Baroness Emma Orczy (full name: Emma (”Emmuska”) Magdolna Rozália Mária Jozefa Borbála Orczy de Orczi) (September 23, 1865 – November 12, 1947) was a British novelist, playwright and artist of Hungarian noble origin. She was most notable for her series of novels featuring the Scarlet Pimpernel. Castles in the Air, a short novel or perhaps more like a collection of short stories with memories of a French rogue in the early 19th century Paris, was published in 1921 and about it I quote from the foreword: In very truth my good friend Ratichon is an unblushing liar, thief, a forger–anything you will; his vanity is past belief, his scruples are non-existent...
By: Barry Pain (1864-1928)
A gentle, yet deliciously humourous series of anecdotes following the life of the main character and his wife, Eliza.
By: Bascom Jones
By: Basil Wells (1912-2003)
|Moment of Truth|
By: Bayard Taylor (1825-1878)
|Beauty and the Beast, and Tales of Home|
|Who Was She? From "The Atlantic Monthly" for September, 1874|
By: Beatrix Potter (1866-1943)
Great Big Treasury of Beatrix Potter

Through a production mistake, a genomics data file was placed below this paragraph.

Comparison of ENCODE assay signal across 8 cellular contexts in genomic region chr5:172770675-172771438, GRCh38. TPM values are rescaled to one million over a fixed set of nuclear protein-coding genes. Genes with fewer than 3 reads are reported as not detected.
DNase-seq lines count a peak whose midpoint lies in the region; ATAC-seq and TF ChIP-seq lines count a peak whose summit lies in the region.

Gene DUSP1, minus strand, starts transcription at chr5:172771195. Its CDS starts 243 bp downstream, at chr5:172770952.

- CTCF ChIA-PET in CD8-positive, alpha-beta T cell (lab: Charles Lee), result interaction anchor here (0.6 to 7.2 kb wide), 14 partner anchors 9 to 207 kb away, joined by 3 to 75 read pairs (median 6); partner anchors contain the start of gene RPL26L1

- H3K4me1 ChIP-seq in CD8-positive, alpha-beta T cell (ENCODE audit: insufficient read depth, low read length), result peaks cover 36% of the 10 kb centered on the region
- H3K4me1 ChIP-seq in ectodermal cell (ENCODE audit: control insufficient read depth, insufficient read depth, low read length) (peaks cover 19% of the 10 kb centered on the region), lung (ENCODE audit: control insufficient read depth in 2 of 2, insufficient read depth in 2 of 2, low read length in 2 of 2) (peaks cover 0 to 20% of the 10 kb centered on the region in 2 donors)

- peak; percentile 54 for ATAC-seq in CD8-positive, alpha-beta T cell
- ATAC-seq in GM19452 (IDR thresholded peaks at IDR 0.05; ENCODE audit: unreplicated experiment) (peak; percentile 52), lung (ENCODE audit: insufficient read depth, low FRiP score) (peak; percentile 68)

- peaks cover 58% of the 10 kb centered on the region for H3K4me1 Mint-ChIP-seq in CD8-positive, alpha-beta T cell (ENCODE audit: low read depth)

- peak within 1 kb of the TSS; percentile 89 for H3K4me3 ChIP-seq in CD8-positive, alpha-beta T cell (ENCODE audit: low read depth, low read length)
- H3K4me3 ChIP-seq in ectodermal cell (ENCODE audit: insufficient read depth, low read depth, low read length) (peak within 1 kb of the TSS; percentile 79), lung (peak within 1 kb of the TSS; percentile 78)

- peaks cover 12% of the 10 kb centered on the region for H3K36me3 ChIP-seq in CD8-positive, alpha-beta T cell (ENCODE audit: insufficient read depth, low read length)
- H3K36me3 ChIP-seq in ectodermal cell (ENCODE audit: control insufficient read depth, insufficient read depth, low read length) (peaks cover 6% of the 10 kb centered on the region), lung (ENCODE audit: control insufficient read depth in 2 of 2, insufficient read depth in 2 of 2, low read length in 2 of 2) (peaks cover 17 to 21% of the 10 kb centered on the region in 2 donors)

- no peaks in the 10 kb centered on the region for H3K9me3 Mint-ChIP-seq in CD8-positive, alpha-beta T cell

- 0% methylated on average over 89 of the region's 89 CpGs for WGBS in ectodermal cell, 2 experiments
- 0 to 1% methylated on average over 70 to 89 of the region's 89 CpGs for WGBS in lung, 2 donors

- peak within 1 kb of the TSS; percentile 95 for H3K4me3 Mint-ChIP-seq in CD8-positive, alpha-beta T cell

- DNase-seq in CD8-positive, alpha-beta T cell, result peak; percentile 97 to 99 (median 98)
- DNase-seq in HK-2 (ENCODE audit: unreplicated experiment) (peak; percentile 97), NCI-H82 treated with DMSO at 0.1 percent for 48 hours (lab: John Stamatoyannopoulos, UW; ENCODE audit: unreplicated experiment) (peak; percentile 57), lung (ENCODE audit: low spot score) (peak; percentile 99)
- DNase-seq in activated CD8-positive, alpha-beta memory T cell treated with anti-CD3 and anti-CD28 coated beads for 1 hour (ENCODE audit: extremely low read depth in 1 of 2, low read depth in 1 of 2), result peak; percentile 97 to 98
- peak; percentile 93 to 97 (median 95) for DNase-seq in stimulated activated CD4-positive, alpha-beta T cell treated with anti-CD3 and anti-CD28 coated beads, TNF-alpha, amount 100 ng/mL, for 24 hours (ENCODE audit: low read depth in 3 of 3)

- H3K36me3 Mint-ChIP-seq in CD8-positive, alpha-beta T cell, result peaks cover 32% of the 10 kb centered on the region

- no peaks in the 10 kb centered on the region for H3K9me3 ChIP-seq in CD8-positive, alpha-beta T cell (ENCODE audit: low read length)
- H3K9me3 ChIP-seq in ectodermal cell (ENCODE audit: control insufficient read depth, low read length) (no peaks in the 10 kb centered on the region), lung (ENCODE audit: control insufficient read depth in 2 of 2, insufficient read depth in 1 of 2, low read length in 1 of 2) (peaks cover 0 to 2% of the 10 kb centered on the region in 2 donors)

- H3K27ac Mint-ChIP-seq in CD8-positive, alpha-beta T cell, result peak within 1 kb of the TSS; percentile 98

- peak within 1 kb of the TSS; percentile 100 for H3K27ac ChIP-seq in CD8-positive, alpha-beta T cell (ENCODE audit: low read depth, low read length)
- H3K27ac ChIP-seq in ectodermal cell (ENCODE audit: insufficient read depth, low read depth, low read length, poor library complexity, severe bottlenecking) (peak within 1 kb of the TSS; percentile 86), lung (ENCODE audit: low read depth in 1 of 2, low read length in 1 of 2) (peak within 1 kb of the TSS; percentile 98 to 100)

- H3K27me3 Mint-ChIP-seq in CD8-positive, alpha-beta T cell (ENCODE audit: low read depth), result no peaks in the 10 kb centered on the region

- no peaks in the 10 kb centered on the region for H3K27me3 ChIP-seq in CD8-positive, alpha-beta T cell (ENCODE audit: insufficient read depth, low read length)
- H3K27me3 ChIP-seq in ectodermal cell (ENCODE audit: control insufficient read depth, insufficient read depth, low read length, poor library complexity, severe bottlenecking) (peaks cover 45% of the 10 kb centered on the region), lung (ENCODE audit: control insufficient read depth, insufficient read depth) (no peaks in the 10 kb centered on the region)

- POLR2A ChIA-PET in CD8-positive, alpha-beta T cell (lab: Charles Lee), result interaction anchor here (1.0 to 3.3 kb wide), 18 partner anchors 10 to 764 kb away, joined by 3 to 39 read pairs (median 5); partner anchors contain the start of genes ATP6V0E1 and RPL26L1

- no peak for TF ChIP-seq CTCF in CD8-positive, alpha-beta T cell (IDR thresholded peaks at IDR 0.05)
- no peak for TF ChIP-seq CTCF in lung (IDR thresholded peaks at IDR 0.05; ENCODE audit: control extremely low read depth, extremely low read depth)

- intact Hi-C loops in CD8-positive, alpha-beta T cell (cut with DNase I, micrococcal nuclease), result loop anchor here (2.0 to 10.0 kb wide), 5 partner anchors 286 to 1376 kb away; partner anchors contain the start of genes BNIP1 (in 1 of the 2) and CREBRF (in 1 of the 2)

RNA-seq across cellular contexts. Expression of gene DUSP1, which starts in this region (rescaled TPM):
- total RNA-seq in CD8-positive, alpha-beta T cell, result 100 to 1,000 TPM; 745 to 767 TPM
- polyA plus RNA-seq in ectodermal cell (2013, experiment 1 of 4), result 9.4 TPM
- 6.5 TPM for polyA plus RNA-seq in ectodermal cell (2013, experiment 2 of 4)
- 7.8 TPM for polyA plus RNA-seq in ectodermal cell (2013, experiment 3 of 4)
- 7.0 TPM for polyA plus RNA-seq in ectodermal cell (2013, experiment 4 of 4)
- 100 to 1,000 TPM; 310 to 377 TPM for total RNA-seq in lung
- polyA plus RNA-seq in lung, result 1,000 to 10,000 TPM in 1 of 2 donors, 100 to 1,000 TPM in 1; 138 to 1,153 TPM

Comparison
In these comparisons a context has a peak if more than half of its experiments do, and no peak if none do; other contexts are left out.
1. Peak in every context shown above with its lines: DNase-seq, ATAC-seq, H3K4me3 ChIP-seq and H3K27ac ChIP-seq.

Whether you're a parent or a child, a young reader or an older one, the Great Big Treasury of Beatrix Potter is indeed just that – a treasure chest of delightful, charming little stories full of animals and people. Beatrix Potter today has spawned a whole industry of merchandise, games and theme parks, but the stories remain as fresh and sparkling as they were when they first came out in 1901. The Great Big Treasury contains three collections compiled into one enchanting volume - The Giant Treasury of Peter Rabbit, Further Tales of Peter Rabbit and The Giant Treasury of Beatrix Potter...
By: Ben Bova (1932-)
|The Next Logical Step|
By: Benjamin A. (Benjamin Alexander) Heydrick (1871-1932?)
|Americans All Stories of American Life of To-Day|
By: Benjamin Disraeli (1804-1881)
|Ixion In Heaven|
By: Benjamin Ferris
By: Bernard Edward Joseph Capes (1854-1918)
|At a Winter's Fire|
By: Bernard Shaw (1856-1950)
|The Miraculous Revenge Little Blue Book #215|
By: Bernhard Severin Ingemann (1789-1862)
|The Lock and Key Library|
By: Bill Garson (1917-)
By: Bjørnstjerne Bjørnson (1832-1910)
|Stories by Foreign Authors: Scandinavian|